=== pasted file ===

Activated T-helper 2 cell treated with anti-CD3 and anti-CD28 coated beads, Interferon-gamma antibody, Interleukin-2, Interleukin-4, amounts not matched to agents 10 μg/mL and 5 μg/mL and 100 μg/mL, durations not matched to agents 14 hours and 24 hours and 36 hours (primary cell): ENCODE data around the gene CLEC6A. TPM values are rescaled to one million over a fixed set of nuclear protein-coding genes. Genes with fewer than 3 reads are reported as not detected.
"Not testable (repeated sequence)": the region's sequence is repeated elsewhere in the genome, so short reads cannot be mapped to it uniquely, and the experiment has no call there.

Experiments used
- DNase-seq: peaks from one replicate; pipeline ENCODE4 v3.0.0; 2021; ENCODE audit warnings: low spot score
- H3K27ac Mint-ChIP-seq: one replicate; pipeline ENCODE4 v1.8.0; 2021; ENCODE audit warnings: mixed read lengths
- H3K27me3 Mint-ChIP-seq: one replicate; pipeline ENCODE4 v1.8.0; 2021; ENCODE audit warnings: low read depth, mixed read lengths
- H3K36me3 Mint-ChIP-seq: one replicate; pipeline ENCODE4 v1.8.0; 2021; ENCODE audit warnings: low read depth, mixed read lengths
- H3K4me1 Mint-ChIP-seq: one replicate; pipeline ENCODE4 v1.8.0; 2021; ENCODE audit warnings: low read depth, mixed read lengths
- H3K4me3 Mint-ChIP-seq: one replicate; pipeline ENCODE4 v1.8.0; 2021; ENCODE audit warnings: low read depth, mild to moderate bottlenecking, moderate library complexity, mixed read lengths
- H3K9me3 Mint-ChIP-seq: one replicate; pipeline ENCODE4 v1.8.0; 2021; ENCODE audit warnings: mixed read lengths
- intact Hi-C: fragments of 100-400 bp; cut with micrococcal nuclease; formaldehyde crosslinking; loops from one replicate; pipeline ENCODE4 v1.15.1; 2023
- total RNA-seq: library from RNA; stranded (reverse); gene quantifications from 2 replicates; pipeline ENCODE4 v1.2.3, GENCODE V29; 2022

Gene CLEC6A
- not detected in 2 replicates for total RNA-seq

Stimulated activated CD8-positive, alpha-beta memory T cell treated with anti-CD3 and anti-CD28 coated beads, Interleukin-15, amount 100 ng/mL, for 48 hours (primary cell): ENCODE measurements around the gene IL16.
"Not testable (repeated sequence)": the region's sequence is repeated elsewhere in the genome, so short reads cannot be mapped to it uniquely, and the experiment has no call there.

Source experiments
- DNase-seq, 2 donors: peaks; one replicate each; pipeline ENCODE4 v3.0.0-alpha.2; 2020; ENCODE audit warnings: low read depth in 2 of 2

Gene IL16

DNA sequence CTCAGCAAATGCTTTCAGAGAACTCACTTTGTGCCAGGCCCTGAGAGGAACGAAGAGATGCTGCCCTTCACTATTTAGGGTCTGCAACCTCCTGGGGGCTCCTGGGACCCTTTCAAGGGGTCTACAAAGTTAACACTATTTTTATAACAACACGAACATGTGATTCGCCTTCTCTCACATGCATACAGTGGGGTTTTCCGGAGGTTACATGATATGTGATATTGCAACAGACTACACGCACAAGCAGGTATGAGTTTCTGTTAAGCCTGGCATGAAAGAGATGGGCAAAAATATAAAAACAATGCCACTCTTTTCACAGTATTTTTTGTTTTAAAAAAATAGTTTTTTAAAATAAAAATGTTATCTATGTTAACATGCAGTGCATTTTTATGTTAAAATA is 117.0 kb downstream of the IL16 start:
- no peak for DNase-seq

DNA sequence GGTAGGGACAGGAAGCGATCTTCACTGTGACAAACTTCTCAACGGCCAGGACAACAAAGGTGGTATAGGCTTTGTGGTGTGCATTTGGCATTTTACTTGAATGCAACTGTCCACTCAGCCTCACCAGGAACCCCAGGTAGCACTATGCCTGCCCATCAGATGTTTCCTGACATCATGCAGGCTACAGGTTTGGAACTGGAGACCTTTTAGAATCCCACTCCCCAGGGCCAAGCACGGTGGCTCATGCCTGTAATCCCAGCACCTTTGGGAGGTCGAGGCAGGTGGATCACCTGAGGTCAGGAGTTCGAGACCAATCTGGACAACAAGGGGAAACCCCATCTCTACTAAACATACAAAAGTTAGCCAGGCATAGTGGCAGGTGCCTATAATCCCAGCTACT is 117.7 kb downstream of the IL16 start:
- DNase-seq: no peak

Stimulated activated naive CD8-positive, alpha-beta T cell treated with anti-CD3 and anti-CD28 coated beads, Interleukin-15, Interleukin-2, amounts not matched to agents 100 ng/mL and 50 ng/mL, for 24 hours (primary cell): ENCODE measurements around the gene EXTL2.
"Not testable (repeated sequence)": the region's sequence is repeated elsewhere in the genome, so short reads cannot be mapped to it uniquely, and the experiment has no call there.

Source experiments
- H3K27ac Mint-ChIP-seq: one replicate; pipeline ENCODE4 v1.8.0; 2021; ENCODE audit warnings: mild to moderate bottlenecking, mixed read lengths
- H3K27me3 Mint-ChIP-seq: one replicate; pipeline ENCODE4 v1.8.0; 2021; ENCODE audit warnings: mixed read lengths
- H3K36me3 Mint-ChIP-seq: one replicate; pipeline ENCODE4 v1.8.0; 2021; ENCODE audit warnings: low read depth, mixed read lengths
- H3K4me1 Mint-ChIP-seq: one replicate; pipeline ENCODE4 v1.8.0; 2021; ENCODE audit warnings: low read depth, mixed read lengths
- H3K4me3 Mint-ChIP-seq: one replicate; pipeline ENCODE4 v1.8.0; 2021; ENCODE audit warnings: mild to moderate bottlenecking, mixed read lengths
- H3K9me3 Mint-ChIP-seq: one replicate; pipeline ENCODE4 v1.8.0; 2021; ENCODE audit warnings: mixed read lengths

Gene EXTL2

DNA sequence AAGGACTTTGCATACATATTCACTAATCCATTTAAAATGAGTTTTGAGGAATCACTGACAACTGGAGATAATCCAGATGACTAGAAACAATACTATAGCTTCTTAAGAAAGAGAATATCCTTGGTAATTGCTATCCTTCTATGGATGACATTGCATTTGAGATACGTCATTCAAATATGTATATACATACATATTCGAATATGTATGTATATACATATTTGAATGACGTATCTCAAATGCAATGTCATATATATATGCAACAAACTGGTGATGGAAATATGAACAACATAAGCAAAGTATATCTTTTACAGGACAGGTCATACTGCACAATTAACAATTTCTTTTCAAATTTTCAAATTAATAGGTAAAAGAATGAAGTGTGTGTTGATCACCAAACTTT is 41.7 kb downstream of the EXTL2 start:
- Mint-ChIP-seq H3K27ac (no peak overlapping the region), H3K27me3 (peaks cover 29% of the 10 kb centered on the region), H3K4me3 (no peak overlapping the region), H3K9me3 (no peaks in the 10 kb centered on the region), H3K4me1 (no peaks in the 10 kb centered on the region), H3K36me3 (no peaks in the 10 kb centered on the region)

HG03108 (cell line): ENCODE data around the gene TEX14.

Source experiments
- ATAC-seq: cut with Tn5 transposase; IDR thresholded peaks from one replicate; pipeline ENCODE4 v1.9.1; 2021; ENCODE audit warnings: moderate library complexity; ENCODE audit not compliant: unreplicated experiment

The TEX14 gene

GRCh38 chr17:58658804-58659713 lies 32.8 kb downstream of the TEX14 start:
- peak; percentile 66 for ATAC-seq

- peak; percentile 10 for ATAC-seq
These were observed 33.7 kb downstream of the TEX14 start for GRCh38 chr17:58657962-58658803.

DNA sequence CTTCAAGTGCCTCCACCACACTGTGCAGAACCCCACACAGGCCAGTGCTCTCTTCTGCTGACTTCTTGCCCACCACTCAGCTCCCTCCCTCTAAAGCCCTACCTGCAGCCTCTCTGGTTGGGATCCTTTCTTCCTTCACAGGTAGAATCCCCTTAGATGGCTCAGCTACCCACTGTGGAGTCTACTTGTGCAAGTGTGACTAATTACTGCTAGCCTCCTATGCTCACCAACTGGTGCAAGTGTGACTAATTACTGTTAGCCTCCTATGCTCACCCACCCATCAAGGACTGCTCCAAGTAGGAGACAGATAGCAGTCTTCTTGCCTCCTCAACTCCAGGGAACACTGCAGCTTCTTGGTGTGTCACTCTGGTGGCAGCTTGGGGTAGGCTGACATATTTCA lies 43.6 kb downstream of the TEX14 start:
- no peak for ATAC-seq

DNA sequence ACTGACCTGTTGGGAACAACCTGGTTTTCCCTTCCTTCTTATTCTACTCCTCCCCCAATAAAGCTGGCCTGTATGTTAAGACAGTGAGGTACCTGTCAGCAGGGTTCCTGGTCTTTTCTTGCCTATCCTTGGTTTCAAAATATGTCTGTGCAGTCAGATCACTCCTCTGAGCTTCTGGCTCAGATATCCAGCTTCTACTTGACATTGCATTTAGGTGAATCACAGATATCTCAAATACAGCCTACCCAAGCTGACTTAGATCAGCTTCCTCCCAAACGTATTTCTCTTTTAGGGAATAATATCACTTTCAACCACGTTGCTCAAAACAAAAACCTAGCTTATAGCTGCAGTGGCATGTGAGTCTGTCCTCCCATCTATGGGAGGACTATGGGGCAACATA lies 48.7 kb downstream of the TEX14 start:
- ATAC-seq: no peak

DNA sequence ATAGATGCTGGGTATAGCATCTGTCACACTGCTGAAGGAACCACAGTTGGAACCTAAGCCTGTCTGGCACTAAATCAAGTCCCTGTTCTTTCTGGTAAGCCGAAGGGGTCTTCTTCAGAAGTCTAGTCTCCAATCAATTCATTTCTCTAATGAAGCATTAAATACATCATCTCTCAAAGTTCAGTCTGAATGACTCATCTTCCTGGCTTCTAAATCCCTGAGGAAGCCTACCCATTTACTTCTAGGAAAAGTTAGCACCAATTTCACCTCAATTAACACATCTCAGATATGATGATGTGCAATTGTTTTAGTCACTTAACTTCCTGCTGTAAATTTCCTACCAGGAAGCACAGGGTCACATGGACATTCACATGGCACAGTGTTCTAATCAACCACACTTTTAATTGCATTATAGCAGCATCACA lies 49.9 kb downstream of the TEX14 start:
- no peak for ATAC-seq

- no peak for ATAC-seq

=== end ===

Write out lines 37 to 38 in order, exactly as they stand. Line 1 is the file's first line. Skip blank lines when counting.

Source experiments
- ATAC-seq: cut with Tn5 transposase; IDR thresholded peaks from one replicate; pipeline ENCODE4 v1.9.1; 2021; ENCODE audit warnings: moderate library complexity; ENCODE audit not compliant: unreplicated experiment